Entomology Collection TitleImage Bugs Pinned
Species Page - Dasylophia anguina
species list search results ->Dasylophia anguina ->species page

E-mail this Page   
Print this Page   
Link to this Page   

scientific name    Dasylophia anguina    

common name     Black-spotted Prominent

Arid native grassland and badlands in the valleys of the plains.

Adults have been captured in late June and July.

A medium-sized (3.0-4.1 cm. wingspan) relatively long-winged moth. Forewings dark grey-brown with horizontal black streaking in the male, shaded with yellow-brown in the female. There is a small pale patch with a black pupil marking the lower edge of the reniform. The lower part of postmedian line is sharp and rounded, with a black oval spot often joined with a second smaller one above, in the terminal area near anal angle. Male hindwings pale, slightly darker near outer edge; dark grey in the female. Male antennae bipectinate for about 2/3 of the length and then simple for the remainder. Female antennae are simple.

life history
Adults are nocturnal and come to light. There is apparently a single brood. Unlike most members of the family, which feed on trees and woody shrubs, the Black-spotted Prominent will use herbs in the Pea family, and in Alberta can be found in areas devoid of trees or shrubs.

Alberta is at the northern edge of the range of anguina, and here it is rarely encountered.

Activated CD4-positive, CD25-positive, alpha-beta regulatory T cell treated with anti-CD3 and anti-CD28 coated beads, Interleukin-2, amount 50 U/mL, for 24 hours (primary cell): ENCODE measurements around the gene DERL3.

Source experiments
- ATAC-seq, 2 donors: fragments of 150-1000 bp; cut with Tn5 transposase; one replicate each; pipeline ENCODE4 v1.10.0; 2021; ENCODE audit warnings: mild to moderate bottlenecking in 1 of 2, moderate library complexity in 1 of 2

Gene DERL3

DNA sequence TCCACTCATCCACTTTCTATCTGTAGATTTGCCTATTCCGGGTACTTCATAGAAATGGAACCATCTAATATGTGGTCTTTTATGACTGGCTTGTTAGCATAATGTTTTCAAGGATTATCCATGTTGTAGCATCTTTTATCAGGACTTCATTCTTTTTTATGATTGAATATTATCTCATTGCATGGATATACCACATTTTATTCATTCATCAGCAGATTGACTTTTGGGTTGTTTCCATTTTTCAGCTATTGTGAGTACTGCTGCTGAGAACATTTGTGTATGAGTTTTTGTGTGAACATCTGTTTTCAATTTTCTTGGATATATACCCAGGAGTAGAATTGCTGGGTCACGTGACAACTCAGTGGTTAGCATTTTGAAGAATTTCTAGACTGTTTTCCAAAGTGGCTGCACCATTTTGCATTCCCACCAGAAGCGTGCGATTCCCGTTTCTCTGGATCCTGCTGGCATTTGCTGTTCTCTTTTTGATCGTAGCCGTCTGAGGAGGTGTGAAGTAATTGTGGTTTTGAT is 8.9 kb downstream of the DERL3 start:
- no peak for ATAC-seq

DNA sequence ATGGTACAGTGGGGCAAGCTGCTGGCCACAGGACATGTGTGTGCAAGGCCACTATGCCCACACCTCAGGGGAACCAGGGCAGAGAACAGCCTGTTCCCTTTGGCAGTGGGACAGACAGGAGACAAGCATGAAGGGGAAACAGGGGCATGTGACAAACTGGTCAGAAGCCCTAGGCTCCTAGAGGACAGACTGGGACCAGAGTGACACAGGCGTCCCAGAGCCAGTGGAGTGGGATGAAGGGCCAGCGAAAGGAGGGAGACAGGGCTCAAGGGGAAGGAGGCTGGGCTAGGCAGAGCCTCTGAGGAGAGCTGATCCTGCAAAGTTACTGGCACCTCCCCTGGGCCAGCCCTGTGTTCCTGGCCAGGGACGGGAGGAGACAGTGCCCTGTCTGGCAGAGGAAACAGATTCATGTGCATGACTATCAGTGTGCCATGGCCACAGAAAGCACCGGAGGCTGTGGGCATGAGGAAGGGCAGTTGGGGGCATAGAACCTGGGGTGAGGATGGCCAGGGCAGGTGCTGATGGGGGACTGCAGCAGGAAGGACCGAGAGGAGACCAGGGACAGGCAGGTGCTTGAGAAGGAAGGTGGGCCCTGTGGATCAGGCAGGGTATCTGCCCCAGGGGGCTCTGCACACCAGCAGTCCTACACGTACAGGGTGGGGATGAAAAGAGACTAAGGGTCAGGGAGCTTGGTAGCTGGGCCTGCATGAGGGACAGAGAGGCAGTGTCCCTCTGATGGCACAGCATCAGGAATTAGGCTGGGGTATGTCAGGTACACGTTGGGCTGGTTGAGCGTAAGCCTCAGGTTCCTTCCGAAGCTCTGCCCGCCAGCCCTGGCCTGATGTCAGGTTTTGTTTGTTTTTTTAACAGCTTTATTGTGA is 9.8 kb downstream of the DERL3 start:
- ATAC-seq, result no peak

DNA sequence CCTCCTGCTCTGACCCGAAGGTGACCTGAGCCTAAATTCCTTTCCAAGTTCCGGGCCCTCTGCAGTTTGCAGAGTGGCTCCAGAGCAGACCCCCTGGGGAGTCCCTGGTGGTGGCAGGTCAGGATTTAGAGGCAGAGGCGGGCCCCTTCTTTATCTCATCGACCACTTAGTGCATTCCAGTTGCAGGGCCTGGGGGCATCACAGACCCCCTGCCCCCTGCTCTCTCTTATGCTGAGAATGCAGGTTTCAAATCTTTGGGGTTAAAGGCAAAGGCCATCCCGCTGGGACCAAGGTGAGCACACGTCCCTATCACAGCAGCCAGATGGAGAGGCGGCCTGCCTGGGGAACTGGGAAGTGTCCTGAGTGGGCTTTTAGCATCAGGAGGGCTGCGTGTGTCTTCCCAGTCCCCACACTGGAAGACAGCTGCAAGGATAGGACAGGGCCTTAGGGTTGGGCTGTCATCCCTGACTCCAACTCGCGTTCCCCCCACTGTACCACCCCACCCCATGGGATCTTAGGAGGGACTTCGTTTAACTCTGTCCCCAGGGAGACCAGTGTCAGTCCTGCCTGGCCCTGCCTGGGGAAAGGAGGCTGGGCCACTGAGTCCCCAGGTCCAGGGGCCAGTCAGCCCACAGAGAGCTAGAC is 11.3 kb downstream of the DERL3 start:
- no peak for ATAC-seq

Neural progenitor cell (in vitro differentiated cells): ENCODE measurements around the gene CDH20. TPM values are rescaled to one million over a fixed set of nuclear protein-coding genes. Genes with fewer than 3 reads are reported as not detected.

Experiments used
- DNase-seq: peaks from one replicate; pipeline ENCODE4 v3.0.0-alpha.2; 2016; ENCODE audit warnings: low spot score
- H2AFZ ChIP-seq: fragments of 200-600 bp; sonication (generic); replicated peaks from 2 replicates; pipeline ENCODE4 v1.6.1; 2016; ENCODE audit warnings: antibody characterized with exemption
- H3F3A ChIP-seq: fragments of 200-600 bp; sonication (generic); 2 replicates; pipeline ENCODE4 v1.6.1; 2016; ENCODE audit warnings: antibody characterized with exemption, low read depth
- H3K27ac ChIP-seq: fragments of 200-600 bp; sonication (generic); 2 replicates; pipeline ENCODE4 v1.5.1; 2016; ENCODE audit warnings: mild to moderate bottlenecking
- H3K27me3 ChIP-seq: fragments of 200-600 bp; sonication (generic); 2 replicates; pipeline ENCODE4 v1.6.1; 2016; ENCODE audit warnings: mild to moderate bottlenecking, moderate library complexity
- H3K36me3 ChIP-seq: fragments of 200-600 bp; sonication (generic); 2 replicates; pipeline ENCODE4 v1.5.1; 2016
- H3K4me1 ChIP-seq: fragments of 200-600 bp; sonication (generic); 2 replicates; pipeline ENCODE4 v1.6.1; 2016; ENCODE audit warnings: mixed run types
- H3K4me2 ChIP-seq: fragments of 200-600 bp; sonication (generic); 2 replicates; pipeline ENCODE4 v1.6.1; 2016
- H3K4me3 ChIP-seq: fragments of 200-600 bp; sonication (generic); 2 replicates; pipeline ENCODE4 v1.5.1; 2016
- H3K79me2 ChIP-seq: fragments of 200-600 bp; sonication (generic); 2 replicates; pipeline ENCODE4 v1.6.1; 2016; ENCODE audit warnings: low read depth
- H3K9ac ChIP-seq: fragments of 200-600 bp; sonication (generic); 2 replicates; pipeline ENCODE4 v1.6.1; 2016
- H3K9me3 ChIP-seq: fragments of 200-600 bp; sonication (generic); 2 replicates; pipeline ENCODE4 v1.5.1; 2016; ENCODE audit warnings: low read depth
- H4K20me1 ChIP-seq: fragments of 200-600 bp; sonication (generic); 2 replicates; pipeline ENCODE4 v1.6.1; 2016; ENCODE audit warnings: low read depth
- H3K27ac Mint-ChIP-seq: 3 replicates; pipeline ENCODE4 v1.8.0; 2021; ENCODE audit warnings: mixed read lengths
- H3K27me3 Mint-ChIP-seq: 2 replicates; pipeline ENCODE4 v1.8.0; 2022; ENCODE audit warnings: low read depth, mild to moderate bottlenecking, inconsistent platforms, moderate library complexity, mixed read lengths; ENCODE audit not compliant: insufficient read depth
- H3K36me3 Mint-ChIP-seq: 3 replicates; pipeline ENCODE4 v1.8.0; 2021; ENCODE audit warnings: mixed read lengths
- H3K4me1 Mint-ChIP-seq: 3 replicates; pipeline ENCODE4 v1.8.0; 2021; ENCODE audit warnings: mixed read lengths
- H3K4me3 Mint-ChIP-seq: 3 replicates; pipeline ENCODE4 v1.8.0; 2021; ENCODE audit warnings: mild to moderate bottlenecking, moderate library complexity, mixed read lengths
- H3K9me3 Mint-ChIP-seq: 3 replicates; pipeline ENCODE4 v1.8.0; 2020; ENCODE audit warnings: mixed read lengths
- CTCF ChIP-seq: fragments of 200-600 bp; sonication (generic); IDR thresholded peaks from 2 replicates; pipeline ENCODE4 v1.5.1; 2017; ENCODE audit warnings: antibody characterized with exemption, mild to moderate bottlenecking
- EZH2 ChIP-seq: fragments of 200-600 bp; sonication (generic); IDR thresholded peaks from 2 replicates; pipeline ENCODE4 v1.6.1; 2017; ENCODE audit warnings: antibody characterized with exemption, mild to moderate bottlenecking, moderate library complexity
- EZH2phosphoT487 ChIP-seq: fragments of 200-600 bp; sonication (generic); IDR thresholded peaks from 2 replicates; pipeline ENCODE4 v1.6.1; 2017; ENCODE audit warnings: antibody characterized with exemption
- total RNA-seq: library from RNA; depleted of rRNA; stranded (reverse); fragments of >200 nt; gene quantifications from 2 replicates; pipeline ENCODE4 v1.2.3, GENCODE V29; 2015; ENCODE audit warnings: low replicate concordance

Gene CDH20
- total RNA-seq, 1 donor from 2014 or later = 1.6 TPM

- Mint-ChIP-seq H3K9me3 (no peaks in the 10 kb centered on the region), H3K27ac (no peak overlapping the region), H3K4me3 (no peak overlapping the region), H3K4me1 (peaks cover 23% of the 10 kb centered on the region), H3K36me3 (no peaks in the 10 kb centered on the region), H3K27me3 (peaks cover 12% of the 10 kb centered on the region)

diet info
No Alberta data; elsewhere reported to use legumes including clovers (Trifolium sp.), Lespedeza, locust, and wild indigo (Baptesia).

From the Atlantic west to the Rocky Mountains, south to Florida, Texas and Colorado. In Alberta it has been collected in the southern part of the province, from Lost River to Lethbridge.

quick link

Comments (0)Add New Comment

Comments are published according to our submission guidelines. The EH Strickland Entomological Museum does not necessarily endorse the views expressed.

Add New Comment (all fields are required)

Related Species Info
Display Hierarchy
Specimen Info
There are 11 specimens of this species in the online database
Map Distribution
Adult Seasonal Distributioncreate a collection histogram with specimens
Specimen List (11)
Related Links
Moth Photographers Group


Logo Department of Museums and Collections ServicesLogo University of Alberta